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      Efficacy and Safety of Nintedanib in Idiopathic Pulmonary Fibrosis

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          Abstract

          Nintedanib (formerly known as BIBF 1120) is an intracellular inhibitor that targets multiple tyrosine kinases. A phase 2 trial suggested that treatment with 150 mg of nintedanib twice daily reduced lung-function decline and acute exacerbations in patients with idiopathic pulmonary fibrosis. We conducted two replicate 52-week, randomized, double-blind, phase 3 trials (INPULSIS-1 and INPULSIS-2) to evaluate the efficacy and safety of 150 mg of nintedanib twice daily as compared with placebo in patients with idiopathic pulmonary fibrosis. The primary end point was the annual rate of decline in forced vital capacity (FVC). Key secondary end points were the time to the first acute exacerbation and the change from baseline in the total score on the St. George's Respiratory Questionnaire, both assessed over a 52-week period. A total of 1066 patients were randomly assigned in a 3:2 ratio to receive nintedanib or placebo. The adjusted annual rate of change in FVC was -114.7 ml with nintedanib versus -239.9 ml with placebo (difference, 125.3 ml; 95% confidence interval [CI], 77.7 to 172.8; P<0.001) in INPULSIS-1 and -113.6 ml with nintedanib versus -207.3 ml with placebo (difference, 93.7 ml; 95% CI, 44.8 to 142.7; P<0.001) in INPULSIS-2. In INPULSIS-1, there was no significant difference between the nintedanib and placebo groups in the time to the first acute exacerbation (hazard ratio with nintedanib, 1.15; 95% CI, 0.54 to 2.42; P=0.67); in INPULSIS-2, there was a significant benefit with nintedanib versus placebo (hazard ratio, 0.38; 95% CI, 0.19 to 0.77; P=0.005). The most frequent adverse event in the nintedanib groups was diarrhea, with rates of 61.5% and 18.6% in the nintedanib and placebo groups, respectively, in INPULSIS-1 and 63.2% and 18.3% in the two groups, respectively, in INPULSIS-2. In patients with idiopathic pulmonary fibrosis, nintedanib reduced the decline in FVC, which is consistent with a slowing of disease progression; nintedanib was frequently associated with diarrhea, which led to discontinuation of the study medication in less than 5% of patients. (Funded by Boehringer Ingelheim; INPULSIS-1 and INPULSIS-2 ClinicalTrials.gov numbers, NCT01335464 and NCT01335477.).

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          Most cited references 20

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          Standardisation of spirometry.

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            An official ATS/ERS/JRS/ALAT statement: idiopathic pulmonary fibrosis: evidence-based guidelines for diagnosis and management.

            This document is an international evidence-based guideline on the diagnosis and management of idiopathic pulmonary fibrosis, and is a collaborative effort of the American Thoracic Society, the European Respiratory Society, the Japanese Respiratory Society, and the Latin American Thoracic Association. It represents the current state of knowledge regarding idiopathic pulmonary fibrosis (IPF), and contains sections on definition and epidemiology, risk factors, diagnosis, natural history, staging and prognosis, treatment, and monitoring disease course. For the diagnosis and treatment sections, pragmatic GRADE evidence-based methodology was applied in a question-based format. For each diagnosis and treatment question, the committee graded the quality of the evidence available (high, moderate, low, or very low), and made a recommendation (yes or no, strong or weak). Recommendations were based on majority vote. It is emphasized that clinicians must spend adequate time with patients to discuss patients' values and preferences and decide on the appropriate course of action.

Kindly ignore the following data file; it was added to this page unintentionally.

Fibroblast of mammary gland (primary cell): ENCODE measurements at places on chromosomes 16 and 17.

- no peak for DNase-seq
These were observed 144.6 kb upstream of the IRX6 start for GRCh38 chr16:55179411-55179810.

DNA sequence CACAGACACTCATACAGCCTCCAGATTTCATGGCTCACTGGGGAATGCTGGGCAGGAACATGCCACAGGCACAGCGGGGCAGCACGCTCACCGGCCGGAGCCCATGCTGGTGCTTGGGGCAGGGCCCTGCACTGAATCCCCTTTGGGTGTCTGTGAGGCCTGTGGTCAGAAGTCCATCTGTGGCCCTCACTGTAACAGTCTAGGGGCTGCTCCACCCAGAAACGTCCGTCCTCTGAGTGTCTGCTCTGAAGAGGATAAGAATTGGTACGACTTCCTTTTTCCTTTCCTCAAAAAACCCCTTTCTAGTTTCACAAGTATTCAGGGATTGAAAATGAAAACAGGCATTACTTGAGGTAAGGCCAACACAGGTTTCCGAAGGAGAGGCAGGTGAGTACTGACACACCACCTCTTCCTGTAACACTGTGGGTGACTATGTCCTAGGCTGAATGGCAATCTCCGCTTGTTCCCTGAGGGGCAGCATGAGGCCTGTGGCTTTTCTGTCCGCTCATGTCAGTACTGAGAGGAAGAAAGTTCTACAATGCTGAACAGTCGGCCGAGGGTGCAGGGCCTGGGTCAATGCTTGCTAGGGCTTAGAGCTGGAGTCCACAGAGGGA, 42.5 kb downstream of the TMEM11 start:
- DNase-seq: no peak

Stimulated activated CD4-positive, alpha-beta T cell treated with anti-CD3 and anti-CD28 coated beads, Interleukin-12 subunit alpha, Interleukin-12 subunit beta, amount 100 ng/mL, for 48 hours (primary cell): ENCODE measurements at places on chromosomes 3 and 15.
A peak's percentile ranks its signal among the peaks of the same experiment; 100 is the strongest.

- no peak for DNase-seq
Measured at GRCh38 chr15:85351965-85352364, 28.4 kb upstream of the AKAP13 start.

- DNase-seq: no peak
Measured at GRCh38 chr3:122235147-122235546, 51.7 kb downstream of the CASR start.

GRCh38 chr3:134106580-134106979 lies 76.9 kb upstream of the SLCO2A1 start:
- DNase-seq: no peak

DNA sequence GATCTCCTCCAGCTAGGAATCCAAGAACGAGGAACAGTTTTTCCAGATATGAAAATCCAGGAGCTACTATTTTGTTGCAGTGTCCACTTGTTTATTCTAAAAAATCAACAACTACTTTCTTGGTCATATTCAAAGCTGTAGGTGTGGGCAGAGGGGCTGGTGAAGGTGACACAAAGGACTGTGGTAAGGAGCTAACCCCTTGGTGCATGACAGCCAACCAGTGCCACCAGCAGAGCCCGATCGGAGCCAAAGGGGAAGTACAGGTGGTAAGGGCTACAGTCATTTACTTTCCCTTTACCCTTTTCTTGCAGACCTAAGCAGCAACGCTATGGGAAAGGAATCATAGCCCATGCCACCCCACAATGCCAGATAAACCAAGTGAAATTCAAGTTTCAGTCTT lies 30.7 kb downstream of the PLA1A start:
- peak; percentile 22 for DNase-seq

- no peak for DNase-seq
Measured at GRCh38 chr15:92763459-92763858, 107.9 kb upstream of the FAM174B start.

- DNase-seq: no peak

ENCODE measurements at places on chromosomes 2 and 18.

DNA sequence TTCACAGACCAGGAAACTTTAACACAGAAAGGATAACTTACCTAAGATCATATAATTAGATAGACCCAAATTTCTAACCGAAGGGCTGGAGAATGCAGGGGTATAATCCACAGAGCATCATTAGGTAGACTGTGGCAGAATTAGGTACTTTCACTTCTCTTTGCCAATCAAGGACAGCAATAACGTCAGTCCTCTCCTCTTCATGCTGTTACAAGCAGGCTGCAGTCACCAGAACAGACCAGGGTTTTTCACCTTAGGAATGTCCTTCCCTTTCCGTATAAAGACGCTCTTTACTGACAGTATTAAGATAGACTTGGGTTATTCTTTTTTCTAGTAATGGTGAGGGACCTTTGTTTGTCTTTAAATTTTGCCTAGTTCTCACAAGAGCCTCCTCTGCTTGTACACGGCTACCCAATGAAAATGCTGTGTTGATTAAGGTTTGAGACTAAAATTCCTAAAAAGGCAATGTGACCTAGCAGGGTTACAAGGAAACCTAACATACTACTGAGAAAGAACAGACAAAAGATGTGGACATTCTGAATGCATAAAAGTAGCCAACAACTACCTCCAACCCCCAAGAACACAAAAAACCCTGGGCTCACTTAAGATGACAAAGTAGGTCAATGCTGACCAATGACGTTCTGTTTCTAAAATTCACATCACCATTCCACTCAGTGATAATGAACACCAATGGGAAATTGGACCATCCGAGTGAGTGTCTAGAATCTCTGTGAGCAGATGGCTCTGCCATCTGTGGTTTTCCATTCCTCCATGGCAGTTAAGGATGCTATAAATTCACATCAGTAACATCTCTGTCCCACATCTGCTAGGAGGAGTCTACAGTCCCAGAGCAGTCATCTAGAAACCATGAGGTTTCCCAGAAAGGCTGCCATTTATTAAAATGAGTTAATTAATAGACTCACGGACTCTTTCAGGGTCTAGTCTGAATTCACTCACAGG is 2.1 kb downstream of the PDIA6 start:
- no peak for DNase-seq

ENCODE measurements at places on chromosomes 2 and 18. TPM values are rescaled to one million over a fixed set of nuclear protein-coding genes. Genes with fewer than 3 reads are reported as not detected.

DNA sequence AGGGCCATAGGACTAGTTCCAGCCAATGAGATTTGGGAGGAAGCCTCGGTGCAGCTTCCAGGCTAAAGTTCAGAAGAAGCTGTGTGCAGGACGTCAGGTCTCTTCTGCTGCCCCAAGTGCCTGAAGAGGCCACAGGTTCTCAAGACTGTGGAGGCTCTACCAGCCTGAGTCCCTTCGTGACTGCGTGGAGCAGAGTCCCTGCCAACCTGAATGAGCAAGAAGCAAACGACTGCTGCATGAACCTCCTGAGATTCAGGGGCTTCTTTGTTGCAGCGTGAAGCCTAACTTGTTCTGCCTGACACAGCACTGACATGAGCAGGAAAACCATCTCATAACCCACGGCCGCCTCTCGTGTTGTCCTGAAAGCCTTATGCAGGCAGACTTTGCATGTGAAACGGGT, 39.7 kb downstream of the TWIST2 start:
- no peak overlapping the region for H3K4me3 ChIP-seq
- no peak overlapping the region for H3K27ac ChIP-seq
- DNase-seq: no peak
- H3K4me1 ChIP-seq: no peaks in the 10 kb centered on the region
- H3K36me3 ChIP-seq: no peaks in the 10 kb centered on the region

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              Idiopathic pulmonary fibrosis.

              Idiopathic pulmonary fibrosis is a devastating, age-related lung disease of unknown cause that has few treatment options. This disease was once thought to be a chronic inflammatory process, but current evidence indicates that the fibrotic response is driven by abnormally activated alveolar epithelial cells (AECs). These cells produce mediators that induce the formation of fibroblast and myofibroblast foci through the proliferation of resident mesenchymal cells, attraction of circulating fibrocytes, and stimulation of the epithelial to mesenchymal transition. The fibroblast and myofibroblast foci secrete excessive amounts of extracellular matrix, mainly collagens, resulting in scarring and destruction of the lung architecture. The mechanisms that link idiopathic pulmonary fibrosis with ageing and aberrant epithelial activation are unknown; evidence suggests that the abnormal recapitulation of developmental pathways and epigenetic changes have a role. In this Seminar, we review recent data on the clinical course, therapeutic options, and underlying mechanisms thought to be involved in the pathogenesis of idiopathic pulmonary fibrosis. Copyright © 2011 Elsevier Ltd. All rights reserved.
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                Author and article information

                Journal
                New England Journal of Medicine
                N Engl J Med
                Massachusetts Medical Society
                0028-4793
                1533-4406
                May 29 2014
                May 29 2014
                : 370
                : 22
                : 2071-2082
                10.1056/NEJMoa1402584
                24836310
                © 2014
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